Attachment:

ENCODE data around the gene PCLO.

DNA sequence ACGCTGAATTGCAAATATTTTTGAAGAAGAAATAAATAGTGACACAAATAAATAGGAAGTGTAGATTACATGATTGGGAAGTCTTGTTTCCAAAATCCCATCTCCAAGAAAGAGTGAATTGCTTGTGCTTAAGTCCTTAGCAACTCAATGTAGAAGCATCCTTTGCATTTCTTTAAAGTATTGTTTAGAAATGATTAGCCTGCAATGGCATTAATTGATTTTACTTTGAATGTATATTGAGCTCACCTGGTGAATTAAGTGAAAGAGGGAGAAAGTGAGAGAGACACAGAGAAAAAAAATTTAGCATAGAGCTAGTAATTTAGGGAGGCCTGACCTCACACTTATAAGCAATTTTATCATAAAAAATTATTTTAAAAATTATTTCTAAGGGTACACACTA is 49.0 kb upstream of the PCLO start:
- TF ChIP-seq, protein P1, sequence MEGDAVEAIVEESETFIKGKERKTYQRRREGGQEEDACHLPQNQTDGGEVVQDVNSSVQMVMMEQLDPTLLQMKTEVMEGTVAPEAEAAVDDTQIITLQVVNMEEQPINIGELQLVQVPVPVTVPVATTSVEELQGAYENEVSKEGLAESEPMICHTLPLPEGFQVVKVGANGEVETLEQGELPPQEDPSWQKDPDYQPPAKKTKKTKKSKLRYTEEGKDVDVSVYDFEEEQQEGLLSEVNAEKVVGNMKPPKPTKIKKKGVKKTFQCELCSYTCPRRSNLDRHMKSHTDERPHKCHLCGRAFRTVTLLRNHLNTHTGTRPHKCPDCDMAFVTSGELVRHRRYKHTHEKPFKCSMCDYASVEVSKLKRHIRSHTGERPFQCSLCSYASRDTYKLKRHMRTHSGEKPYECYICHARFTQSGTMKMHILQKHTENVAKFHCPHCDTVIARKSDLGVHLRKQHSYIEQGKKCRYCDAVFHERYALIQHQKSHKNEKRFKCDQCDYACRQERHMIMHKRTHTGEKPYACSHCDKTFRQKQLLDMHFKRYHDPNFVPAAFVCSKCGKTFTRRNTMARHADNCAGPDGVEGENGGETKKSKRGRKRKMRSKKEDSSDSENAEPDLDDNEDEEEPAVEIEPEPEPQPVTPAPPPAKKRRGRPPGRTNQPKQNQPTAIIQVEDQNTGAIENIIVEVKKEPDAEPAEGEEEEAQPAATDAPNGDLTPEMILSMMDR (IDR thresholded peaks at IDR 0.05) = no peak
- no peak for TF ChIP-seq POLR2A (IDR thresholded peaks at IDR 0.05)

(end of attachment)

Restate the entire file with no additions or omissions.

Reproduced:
ENCODE data around the gene PCLO.

DNA sequence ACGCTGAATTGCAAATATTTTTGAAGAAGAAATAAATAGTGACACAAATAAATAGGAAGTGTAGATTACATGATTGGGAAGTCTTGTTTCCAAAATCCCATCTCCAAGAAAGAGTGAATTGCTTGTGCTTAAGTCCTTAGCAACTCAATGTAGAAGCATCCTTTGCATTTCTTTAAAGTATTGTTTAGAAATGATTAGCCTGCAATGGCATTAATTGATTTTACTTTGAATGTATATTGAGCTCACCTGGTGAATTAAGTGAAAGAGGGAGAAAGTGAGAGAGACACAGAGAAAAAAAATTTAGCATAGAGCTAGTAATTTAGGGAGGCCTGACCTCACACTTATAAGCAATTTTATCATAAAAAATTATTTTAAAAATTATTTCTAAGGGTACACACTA is 49.0 kb upstream of the PCLO start:
- TF ChIP-seq, protein P1, sequence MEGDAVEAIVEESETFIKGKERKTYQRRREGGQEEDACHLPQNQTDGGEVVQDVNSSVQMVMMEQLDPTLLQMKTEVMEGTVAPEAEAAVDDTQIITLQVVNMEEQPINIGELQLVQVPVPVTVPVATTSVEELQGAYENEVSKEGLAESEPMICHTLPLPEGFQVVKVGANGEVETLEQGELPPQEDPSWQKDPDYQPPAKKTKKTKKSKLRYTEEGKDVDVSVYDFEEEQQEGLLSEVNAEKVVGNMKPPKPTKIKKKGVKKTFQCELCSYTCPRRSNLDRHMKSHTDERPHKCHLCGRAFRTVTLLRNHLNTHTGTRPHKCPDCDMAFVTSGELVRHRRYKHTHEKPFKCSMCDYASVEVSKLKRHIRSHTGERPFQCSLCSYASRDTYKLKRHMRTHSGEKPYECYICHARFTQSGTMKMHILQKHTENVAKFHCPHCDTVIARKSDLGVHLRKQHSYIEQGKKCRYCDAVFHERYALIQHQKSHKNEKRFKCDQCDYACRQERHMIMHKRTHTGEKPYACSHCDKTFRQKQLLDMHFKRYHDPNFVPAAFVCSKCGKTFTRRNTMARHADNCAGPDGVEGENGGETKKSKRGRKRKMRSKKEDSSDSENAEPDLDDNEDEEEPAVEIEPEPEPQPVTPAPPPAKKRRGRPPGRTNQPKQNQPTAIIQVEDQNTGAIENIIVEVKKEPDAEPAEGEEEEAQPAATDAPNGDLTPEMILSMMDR (IDR thresholded peaks at IDR 0.05) = no peak
- no peak for TF ChIP-seq POLR2A (IDR thresholded peaks at IDR 0.05)